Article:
Researchers tattoo nanotech to live cells

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Dominic Acquista [email protected]

For some, tattoos are an expression of freedom: a piece of body art that will either prove to be a cool investment or a terrible regret once one realizes that the writing permanently etched into their skin reads “born to be mild” instead of “born to be wild.” But while tattoos are intended to enhance the wearer’s image in some way, in the research laboratory, scientists have been exploring how they could subdermally enhance the identification of samples.

Researchers from the Johns Hopkins Whiting School of Engineering have been exploring ways to evolve the street art into an actionable labeling protocol in their research of a variety of biosamples. They developed a proof-of-concept of a technique that would allow them to tattoo live cells and tissues with flexible arrays of gold nanodots and nanowires. This could have potential benefits for the analysis of disease progression as well as living system dynamics with limited toxic effect — no needles required.

An array of nanodots on a human skin fibroblast cell. Courtesy of Kam Sang Kwok and Soo Jin Choi/Gracias Lab at Johns Hopkins University.

An array of nanodots on a human skin fibroblast cell. Courtesy of Kam Sang Kwok and Soo Jin Choi/Gracias Lab at Johns Hopkins University.

They strived to avoid using a process that would employ harsh chemicals, high temperatures, scary needles, or pressure extremes that could possibly kill or harm the living cells receiving the tattoos. The researchers discovered a much safer method for their collected cells and tissues, with the use of advancements in nanoimprint lithography to print a pattern of sub-300-nm gold lines, or dots, on a polymer-coated silicon wafer.

The printed polymer undergoes a process of dissolving that leaves the print on a thin glass plate. Then, they functionalized the gold with cysteamine and covered it with a hydrogel layer. When the hydrogel layer was peeled away, it removed the array from the glass, essentially making a biomedical version of a temporary tattoo.

The patterned side of the flexible array went through further processing during which it was coated with gelatin and attached to individual live fibroblast cells, and, finally, the hydrogel was degraded to expose the gold pattern on the surface of the selected cells. The researchers used similar techniques to apply gold nanoarrays to sheets of fibroblasts and, probably most impressive of all, to rat brains.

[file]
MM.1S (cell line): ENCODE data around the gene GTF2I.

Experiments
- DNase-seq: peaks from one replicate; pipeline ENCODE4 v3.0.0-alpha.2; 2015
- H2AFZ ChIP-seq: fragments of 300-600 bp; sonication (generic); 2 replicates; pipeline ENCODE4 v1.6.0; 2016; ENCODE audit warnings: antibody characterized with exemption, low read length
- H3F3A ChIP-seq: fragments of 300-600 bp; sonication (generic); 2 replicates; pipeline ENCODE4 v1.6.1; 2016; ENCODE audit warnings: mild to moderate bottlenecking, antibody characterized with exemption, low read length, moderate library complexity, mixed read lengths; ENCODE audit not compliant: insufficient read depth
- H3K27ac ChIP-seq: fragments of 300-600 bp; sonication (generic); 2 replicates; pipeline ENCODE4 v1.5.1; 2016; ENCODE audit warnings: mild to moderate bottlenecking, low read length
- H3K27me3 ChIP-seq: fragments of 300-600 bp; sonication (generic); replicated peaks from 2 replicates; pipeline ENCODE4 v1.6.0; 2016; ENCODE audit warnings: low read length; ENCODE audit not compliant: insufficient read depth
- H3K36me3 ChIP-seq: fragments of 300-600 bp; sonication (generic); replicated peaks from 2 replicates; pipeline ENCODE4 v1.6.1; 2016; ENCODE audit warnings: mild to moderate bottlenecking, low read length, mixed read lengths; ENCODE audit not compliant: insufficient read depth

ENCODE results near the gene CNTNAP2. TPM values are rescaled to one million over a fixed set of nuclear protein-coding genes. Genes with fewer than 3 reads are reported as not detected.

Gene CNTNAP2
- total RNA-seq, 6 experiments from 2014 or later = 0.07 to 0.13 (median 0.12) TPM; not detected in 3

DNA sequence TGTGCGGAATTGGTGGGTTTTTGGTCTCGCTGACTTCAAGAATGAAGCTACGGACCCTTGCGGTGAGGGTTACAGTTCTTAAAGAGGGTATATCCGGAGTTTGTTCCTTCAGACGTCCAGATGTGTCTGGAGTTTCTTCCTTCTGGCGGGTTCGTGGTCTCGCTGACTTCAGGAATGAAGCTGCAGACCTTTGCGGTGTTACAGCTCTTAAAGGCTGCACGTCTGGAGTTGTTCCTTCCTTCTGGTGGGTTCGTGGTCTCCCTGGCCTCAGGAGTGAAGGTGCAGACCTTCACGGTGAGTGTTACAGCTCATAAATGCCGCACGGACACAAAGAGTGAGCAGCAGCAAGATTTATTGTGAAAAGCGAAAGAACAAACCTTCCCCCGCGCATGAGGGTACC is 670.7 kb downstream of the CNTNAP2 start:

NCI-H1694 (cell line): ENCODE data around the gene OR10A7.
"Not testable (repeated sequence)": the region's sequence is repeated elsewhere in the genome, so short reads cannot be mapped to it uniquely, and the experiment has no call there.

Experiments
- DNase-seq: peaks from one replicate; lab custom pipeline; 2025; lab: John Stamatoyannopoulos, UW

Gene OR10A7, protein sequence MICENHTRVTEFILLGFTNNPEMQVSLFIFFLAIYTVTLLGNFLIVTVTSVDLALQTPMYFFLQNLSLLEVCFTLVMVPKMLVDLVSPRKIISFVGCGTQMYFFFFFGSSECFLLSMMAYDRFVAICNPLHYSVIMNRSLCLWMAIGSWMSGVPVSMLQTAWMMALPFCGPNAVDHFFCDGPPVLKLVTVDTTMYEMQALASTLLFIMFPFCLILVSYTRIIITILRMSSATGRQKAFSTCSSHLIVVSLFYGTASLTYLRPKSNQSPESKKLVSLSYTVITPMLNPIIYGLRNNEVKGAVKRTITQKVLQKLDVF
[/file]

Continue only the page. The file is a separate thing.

The experiments showed that the arrays are biocompatible and could guide cell orientation and mitigation, which means that in the future, the implementation and wide commercialization of the technology could very well lead to microscopic cyborgs becoming a reality in a highly controlled and adaptable operation.

Whether one is excited to live in a world of cyber punk aesthetics, the researchers say that their approach could open opportunities for the development of biohybrid materials, bionic devices, and biosensors that could transfer information wirelessly from living cells. So, while cyborg enhancements are still a ways away, perhaps one day soon, a misspelled tattoo might have more use than a cautionary tale of a bad night out.

Published: March 2024
nanoimprint lithography
Nanoimprint lithography (NIL) is a nanolithography technique used for fabricating nanoscale patterns on a substrate. It is a high-resolution, high-throughput process that involves the mechanical deformation of a resist material on a substrate to create the desired nanostructures. The process is similar to traditional embossing, where a mold or template is pressed into a material to replicate a pattern. Here are the key elements and steps involved in nanoimprint lithography: Template/mold...
PostscriptstattoosBiophotonicsnanoimprint lithographynanoimprint

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